Hurtigruten Day 3: Trondheim - Rörvik
In Trondheim, every day in the early morning, the ship to northern direction meets the ship to southern direction at the dock. This why one should first, after having had an extensive breakfast, visit the Hurtigruten to southern direction, that leaves Trondheim at 10.00 a.m.
Each ship has its own style, its own appearance. Last but not least, this is due to the artful interior design of each of the ships that are often of the same stuctured exterior. Famous artists have lived up the inner life with legends, colours and nature. Most of these artists have a relation to the part of the country that is navigated by the Hurtigrute, and also the themes are mainly of this landscape. Thus, the ships become galeries of partly outstanding artworks, in which textile art, watercolors, sculptures and oil paintings reflect the coast, at which the ships navigate.
But now we get to Trondheim and its 1000 year old history. The first capital of Norway is supposed to be built in 997 by the Viking King Olav Tryggvason at the debouchure of the Nidelv. The city is the old royal residence and coronation city of Norway. In the year 1991, King Harald was also here enthroned.
1030, after the death of the holy Olav, who contributed significantly to the christianization of Norway and through the increasing power of the church - in the year 1152, the city became archbishopric - the former Nidaros developed to be the clerical centre of the country as also to an important trade city.
In the year 1535, the reformation came to Norway and therewith, the period of deterioration started for the city. The city had to suffer additionally in the 17th century by the war against Sweden. The centre of the city got its actual look after the burning of 1681.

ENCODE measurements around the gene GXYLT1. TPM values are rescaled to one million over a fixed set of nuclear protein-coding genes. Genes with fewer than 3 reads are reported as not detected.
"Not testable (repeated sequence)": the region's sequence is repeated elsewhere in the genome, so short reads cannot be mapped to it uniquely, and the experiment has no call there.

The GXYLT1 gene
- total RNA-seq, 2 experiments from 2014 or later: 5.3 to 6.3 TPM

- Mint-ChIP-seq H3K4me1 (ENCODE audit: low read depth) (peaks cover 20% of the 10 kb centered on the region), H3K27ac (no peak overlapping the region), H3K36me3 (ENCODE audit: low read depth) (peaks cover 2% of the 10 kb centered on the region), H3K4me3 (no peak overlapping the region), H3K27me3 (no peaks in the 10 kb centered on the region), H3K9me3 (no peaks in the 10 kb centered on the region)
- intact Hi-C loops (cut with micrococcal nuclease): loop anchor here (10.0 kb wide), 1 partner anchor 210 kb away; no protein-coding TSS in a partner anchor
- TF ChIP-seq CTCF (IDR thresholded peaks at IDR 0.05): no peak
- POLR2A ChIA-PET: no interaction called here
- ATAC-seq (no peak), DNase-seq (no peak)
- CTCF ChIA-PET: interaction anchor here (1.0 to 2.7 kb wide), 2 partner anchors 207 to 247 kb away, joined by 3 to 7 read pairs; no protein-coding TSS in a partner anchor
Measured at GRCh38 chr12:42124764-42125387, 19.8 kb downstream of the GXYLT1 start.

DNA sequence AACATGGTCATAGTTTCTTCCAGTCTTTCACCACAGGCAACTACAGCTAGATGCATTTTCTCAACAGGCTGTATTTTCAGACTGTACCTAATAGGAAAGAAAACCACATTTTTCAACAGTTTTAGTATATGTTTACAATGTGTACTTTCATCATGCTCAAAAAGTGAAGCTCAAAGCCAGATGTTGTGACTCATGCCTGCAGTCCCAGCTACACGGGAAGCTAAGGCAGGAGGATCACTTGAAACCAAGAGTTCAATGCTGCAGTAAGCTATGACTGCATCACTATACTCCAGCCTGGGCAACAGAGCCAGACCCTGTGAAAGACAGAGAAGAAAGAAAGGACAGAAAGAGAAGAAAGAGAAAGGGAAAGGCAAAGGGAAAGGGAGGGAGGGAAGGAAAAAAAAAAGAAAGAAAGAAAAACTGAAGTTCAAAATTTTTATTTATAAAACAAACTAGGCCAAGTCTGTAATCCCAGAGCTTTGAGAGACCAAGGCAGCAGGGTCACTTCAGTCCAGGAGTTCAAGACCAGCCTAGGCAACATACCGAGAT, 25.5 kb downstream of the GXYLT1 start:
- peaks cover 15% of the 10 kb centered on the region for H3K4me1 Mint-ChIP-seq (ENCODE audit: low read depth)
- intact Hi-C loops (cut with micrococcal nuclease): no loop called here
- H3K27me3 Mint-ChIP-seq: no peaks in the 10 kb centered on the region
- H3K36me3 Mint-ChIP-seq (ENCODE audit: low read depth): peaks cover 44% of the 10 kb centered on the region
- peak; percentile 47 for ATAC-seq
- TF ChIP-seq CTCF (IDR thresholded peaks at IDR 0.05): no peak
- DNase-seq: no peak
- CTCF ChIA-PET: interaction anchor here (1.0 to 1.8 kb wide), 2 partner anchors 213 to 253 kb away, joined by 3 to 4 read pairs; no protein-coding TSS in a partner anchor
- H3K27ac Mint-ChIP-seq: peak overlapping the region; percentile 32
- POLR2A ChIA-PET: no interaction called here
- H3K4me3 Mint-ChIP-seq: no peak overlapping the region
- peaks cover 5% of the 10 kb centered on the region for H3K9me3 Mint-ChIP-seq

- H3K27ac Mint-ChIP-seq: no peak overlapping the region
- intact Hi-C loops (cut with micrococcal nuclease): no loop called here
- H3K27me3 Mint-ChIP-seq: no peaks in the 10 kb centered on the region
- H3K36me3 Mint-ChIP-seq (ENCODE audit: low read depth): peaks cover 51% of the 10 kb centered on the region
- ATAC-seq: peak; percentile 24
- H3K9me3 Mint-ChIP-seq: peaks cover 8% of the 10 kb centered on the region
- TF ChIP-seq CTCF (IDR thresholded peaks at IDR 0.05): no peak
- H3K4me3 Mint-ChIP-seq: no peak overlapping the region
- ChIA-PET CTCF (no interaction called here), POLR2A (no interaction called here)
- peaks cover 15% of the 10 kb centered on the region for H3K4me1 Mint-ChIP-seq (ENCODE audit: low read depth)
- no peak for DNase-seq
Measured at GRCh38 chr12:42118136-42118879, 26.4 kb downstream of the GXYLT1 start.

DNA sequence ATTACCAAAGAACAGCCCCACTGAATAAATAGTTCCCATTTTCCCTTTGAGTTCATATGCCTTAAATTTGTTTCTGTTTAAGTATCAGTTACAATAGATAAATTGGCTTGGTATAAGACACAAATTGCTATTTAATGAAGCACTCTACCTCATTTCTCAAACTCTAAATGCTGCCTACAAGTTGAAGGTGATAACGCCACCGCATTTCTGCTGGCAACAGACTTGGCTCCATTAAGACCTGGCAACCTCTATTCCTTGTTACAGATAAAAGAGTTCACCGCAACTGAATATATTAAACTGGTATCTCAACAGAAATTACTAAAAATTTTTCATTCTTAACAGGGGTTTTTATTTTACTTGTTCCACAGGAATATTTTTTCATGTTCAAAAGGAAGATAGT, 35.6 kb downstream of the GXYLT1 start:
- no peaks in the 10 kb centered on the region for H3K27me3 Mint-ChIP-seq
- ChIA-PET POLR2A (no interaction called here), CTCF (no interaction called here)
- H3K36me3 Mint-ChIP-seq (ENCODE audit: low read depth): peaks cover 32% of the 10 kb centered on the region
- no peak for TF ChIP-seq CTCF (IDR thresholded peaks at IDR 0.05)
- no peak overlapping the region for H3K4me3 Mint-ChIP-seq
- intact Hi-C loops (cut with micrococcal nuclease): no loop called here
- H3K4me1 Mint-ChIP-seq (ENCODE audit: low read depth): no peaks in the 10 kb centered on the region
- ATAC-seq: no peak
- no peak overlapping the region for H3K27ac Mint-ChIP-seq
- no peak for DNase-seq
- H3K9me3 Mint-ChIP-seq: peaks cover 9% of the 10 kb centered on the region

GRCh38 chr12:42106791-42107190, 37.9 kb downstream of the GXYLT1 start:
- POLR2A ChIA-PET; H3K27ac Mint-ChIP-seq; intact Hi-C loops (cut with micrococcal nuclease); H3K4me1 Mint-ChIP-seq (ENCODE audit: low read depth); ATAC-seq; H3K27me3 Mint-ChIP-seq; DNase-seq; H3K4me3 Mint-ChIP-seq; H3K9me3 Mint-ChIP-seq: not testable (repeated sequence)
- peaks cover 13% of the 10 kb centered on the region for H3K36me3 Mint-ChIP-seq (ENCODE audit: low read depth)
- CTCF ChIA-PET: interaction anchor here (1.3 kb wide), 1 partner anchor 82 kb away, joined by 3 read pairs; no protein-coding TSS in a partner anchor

The most important sightseeing of Trondheim is the mighty Nidaros Cathedral. It is the biggest medieval building of northern Europe. The construction began in the year 1075, assumedly at the spot where the mortal remains of the holy Olav were entombed. In the year 1320, the cathedral was finished. But there was not much time to enjoy the glossiness of the cathedral; Numerous fires raged in it and during the reformation, the gorgeous inventory was either destroyed or brought to Denmark; When the reconstruction began in 1869, the church was not much more than a ruin. Not until a couple of years ago, the maintenance works where concluded.
The intellectual life of the city that fell asleep like Sleeping Beauty after the reformation, revided in the middle of the 18th century. The royal Norwegian society of science was established, in the year 1767 onbe of the first newspapers were emited here, and in the year 1803 the city got the first public theatre of Norway.
Trondheim became again a Norwegian cultural centre, and in these times, in the field of science and investigation with the technical university and the technological investigation centre and excelent reputation, also abroad. The university city is today, with its 140.000 inhabitants the third biggest city of the country. Those who want to explore Trondheim on their own, has the opportunity on the 11th day to take part in a city tour.